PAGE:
We are a commune of inquiring, skeptical, politically centrist, capitalist, anglophile, traditionalist New England Yankee humans, humanoids, and animals with many interests beyond and above politics. Each of us has had a high-school education (or GED), but all had ADD so didn't pay attention very well, especially the dogs. Each one of us does "try my best to be just like I am," and none of us enjoys working for others, including for Maggie, from whom we receive neither a nickel nor a dime. Freedom from nags, cranks, government, do-gooders, control-freaks and idiots is all that we ask for.
In Willpower, the pioneering researcher Roy F. Baumeister collaborates with renowned New York Times science writer John Tierney to revolutionize our understanding of the most coveted human virtue: self-control.
In what became one of the most cited papers in social science literature, Baumeister discovered that willpower actually operates like a muscle: it can be strengthened with practice and fatigued by overuse. Willpower is fueled by glucose, and it can be bolstered simply by replenishing the brain's store of fuel. That's why eating and sleeping- and especially failing to do either of those-have such dramatic effects on self-control (and why dieters have such a hard time resisting temptation).
Baumeister's latest research shows that we typically spend four hours every day resisting temptation. No wonder people around the world rank a lack of self-control as their biggest weakness. Willpower looks to the lives of entrepreneurs, parents, entertainers, and artists-including David Blaine, Eric Clapton, and others-who have flourished by improving their self-control.
From Klavan's post:
Willpower surpasses even intelligence as a predictor of success in life. And Baumeister has performed a number of experiments that convinced him that willpower is something like a muscle: it can be strengthened, conserved, and fatigued...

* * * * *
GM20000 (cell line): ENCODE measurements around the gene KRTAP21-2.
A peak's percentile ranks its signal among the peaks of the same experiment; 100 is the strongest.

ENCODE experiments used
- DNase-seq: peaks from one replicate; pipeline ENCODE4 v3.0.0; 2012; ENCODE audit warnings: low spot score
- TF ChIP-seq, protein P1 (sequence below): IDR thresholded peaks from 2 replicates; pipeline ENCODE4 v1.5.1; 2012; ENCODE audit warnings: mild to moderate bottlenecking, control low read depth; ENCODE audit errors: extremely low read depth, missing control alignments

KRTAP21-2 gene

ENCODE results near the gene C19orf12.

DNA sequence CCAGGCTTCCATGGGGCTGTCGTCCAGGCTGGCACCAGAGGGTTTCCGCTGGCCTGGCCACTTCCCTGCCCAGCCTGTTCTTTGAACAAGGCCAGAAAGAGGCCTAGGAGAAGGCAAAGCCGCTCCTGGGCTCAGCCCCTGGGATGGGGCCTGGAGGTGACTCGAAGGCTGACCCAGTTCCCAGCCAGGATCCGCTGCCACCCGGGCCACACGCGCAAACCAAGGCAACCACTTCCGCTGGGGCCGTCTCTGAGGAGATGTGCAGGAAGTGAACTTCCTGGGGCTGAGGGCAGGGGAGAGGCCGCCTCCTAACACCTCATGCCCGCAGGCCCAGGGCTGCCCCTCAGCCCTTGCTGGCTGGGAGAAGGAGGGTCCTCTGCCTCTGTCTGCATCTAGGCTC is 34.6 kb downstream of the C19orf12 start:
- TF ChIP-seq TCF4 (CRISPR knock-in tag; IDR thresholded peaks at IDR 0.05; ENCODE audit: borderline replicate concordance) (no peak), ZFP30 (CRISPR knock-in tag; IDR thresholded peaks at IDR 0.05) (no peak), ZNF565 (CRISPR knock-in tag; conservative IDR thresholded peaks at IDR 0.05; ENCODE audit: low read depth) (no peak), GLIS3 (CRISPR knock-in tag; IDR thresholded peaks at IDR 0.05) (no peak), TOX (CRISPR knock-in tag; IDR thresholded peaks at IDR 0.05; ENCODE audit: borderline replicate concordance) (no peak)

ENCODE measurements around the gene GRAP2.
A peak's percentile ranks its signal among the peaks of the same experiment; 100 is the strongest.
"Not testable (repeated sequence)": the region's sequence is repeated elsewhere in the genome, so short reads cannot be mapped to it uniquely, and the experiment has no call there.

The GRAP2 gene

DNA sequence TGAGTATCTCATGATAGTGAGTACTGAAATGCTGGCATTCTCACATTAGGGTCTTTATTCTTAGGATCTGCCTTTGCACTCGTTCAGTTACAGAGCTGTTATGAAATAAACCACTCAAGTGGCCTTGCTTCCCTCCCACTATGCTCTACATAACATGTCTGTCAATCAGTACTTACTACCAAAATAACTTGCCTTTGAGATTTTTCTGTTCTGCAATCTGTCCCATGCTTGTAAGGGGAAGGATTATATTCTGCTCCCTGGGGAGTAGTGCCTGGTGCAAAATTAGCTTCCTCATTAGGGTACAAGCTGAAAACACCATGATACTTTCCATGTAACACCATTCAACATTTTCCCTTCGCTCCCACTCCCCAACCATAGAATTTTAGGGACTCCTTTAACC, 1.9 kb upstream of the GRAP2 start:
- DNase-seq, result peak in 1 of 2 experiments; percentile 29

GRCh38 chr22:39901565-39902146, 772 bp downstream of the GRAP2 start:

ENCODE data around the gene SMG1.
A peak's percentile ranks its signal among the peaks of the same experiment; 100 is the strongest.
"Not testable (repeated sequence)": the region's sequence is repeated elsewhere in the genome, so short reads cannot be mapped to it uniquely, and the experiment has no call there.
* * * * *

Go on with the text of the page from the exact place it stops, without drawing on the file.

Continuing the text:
But in the question period after the presentation, I asked Baumeister how else, aside from eating well, could willpower be strengthened. His response was this: Exercise strengthens willpower just as it strengthens muscles. Even a meaningless exercise of will — training yourself to use your left hand for a task instead of your right, for instance — can make the will stronger over time. He added — I quote from memory: “When I was a boy, I used to be baffled by the idea of profanity. I used to wonder why there should be all these words that everyone knew but nobody used. But now I understand: that strengthens willpower.”
Well, right. In other words, behaving well, behaving responsibly, learning the norms of politeness and refusing to abandon them without good reason tend to make you a more self-controlled, successful, and finally better person.
This is precisely the wisdom my generation threw away. Their promiscuity, adolescent foul-mouthedness, bad manners, and disregard for tradition — all of which they claimed were a new kind of freedom — were in fact the precursors to the very oldest kind of slavery: slavery to one’s own impulses and desires. This slavery, packaged in the Sixties as “identity” or “culture” or “the right to be yourself,” ultimately leads to enslavement by others as it makes you indolent and irresponsible and in need of protection and restraint by the powers that be. A poor black man’s journey from hip hop culture to prison is a perfect example. So is a middle class white man’s journey from moral license and unwarranted praise to his sniveling need for an all-providing — oh, and by the way, all-powerful — state.
Ditto to that, Mr. Klavan. I have always thought of willpower as mental or moral muscle. I've been practicing telling myself for years that I will do, or will not do, one thing or another several times daily. It gets easier, just like running that extra mile.
Willpower and persistence are surely important in pursuing one's goals in life, but I would add other items too, for examples:
Comportment Good vibes Sense of duty Social intuition Good, sane judgement Constructing good life plans - if you want to
If one assiduously develops one's willpower, if one resists every alluring temptation, in other words, if one behaves perfectly, one will have the satisfaction of sickening and dying with the knowledge that life can be lived sans pleasure of any kind.
There seems to be a flaw in the logic.
The thesis is that success presupposes self-control, the denial (or at least deferral) of pleasure.
I'm simply saying that doing what one would rather not do to succeed can drain life of vitality.
There has to be a happy medium.
Which reminds me, I knew a happy medium at university. She was able to...
I intuitively agree with Baumeister, but he hasn't proven his point scientifically about developing the will. An internal impression that one has exerted effort to learn to delay gratification may simply be the post-hoc rationalization of a person genetically loaded to delay it. I certainly advocate it as a default position for oneself and one's children until more is known. The downside, however, is congratulating yourself for something that was none of your doing, which strikes me as rather bad for the character and rather encouraging of the judgment of others.
Assistant VIllage Idiot